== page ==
US secretary of state John Kerry visited Chile to strengthen President Obama's commitment to the development of marine sanctuaries in the US and abroad, as part of an international forum at the coastal town of Vina del Mar.

Earlier on 5 October, at the second annual Our Ocean conference, the world's largest marine conservation park encompassing the remote Easter Island was announced. Kerry also told delegates that the US will create two new national marine sanctuaries at home to help tackle illegal fishing and environmental marine damage.

"As President Obama announced earlier, we are creating two new national marine sanctuaries in the US – one off the coast of Maryland and one in Wisconsin along the Great Lakes. But we also have plans in the works, which we are pursuing, for still another significant one in the Atlantic where we don't have the kind of presence that we want and should," said Kerry.

Amid warming ties between Cuba and the US, Kerry reported that he has held talks with President Raul Castro for the development of a protected marine sanctuary in Cuba's Caribbean waters.

"We are working to finalise now a new sister marine protected area arrangement with Cuba in order to protect its sites so we can collaborate on scientific research, education and sound management. We met in New York with President Castro, I met again with my counterpart, and we have agreed to meet again in Cuba in January or February when we will continue this march towards normalisation but, importantly, cooperation on the oceans as well," added Kerry.

The White House has said the US would launch a global initiative, called Sea Scout, to help in the fight against growing unregulated fishing and boost marine ecosystems. Kerry said the US was investing more than $500m (£330m) to promote the marine environment, including the purchase of state-of-the-art equipment to monitor and track the marine environment.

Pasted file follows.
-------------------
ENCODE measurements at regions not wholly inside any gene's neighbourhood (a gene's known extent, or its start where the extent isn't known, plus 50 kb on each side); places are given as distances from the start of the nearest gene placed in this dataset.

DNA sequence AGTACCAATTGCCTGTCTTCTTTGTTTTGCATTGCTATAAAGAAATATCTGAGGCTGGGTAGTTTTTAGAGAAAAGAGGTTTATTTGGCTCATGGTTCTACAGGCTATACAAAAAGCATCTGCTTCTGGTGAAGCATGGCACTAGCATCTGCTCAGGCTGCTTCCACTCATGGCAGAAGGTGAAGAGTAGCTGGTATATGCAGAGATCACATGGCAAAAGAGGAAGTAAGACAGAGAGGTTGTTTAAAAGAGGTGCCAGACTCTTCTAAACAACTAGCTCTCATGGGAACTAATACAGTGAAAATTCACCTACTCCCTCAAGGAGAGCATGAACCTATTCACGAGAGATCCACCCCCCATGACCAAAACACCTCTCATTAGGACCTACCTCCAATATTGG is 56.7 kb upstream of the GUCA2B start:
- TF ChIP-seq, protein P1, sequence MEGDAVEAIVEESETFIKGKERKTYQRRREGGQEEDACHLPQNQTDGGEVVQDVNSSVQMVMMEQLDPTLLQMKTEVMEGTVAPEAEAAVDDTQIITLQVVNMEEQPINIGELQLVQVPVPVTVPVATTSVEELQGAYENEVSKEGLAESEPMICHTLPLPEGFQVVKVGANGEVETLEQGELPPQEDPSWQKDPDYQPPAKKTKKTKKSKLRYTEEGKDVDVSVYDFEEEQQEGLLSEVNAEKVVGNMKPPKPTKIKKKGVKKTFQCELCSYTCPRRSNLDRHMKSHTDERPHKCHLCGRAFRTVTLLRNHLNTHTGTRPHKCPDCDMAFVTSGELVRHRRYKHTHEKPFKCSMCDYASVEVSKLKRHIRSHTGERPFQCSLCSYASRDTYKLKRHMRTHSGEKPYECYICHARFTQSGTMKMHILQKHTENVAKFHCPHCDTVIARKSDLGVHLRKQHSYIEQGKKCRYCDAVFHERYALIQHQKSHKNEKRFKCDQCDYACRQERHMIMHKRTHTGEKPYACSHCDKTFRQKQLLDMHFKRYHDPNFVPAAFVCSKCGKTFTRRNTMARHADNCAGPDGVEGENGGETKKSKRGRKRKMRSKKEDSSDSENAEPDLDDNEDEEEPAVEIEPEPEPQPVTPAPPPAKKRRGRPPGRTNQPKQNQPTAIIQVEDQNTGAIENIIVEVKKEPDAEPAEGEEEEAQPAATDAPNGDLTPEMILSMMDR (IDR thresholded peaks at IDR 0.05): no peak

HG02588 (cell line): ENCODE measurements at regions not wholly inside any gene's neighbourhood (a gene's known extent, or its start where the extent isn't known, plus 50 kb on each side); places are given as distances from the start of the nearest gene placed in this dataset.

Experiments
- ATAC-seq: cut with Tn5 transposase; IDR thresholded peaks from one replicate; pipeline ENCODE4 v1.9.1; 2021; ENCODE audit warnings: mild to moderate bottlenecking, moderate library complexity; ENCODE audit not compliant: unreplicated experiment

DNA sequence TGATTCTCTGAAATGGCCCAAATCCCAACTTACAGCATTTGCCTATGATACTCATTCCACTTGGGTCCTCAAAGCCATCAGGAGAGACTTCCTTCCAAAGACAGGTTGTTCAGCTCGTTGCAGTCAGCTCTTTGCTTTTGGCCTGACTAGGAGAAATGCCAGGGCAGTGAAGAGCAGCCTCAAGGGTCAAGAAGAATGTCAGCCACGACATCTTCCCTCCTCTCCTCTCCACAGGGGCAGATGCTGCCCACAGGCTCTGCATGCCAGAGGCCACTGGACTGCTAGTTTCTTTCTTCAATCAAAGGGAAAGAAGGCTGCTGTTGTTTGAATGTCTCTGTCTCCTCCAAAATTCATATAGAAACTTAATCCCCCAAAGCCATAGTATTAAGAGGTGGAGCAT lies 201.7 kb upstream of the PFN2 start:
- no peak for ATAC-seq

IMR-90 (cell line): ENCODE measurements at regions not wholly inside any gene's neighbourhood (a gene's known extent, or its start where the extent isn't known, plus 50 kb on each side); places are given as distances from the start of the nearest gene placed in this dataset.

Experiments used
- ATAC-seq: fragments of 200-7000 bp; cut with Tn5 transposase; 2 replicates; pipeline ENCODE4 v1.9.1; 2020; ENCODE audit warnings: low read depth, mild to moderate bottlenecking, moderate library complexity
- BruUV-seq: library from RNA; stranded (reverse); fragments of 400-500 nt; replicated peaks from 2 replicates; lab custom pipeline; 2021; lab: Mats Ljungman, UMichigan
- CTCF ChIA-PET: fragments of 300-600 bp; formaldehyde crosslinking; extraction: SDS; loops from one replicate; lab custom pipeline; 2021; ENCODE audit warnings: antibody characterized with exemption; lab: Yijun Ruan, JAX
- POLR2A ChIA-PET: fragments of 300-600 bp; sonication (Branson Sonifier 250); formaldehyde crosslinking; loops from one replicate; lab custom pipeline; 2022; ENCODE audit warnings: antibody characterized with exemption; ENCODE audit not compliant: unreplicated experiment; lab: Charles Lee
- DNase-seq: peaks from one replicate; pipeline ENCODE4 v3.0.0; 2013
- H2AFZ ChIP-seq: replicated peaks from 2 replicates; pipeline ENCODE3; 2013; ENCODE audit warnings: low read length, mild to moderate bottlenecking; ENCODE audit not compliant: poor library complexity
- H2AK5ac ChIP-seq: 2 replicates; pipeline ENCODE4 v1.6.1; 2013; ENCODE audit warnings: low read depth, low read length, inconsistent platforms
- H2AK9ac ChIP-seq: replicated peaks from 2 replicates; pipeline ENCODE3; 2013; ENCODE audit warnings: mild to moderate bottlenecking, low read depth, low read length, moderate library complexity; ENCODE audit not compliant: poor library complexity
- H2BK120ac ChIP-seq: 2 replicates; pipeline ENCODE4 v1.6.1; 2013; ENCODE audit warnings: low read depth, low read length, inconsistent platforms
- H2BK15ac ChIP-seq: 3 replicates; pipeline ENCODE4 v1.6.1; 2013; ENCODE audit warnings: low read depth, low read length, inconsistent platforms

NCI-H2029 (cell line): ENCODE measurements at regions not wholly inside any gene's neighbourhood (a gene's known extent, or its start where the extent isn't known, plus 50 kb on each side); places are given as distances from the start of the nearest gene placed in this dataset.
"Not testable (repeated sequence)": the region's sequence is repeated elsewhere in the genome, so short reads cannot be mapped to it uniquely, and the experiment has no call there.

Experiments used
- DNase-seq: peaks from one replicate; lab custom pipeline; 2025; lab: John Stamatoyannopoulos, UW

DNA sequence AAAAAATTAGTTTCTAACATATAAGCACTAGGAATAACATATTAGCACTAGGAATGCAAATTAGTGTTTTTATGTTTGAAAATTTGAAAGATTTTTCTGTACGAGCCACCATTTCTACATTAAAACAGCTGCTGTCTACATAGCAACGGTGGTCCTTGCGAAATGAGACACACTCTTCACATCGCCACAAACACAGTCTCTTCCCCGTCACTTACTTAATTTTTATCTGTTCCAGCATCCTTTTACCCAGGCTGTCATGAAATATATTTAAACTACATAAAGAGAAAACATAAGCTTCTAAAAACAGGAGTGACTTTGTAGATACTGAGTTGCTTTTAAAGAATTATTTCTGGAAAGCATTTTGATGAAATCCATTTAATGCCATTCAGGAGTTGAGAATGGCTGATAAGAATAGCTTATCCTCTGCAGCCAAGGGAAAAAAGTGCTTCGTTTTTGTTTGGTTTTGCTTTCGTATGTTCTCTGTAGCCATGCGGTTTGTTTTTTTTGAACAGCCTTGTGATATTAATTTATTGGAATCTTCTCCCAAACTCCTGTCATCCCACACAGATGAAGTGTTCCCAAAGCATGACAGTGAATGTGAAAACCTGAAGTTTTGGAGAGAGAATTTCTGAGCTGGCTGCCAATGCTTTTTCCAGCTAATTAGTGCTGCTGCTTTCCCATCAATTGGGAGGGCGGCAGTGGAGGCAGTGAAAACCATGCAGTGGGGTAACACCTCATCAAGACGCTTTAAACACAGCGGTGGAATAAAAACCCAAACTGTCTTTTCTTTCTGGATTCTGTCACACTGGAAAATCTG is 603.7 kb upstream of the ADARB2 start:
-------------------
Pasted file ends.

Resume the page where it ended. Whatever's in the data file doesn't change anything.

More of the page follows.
"We're investing more than half a billion dollars in a new US oceans observatory initiative. We're commissioning a system of moorings, gliders and autonomous underwater vehicles equipped with nearly 800 instruments to collect data such as ph, oxygen levels, transmission of carbon dioxide between the ocean and the atmosphere and concentration of phytoplankton," added Kerry.

Prince Alberto II of Monaco warned of the consequences if the international community does not act to protect the marine environment and reach an agreement at 2015's United Nations conference on climate change, COP-21.

"We are also aware of the other consequences that global warning has for our ocean, the destruction of fragile ecosystems, the migration of species and, above all, melting ice and the resulting rise in sea levels. These are all issues which have a profound impact on the balance and life of our ocean. They justify a relentless campaign to reach a binding agreement at COP-21," said Prince Albert.

The National Oceanic and Atmospheric Administration will announce steps as well to provide data and technical assistance to target illegal fishing, including a space-based monitoring sensor that will be implemented next year in Indonesia, the Philippines and three other countries.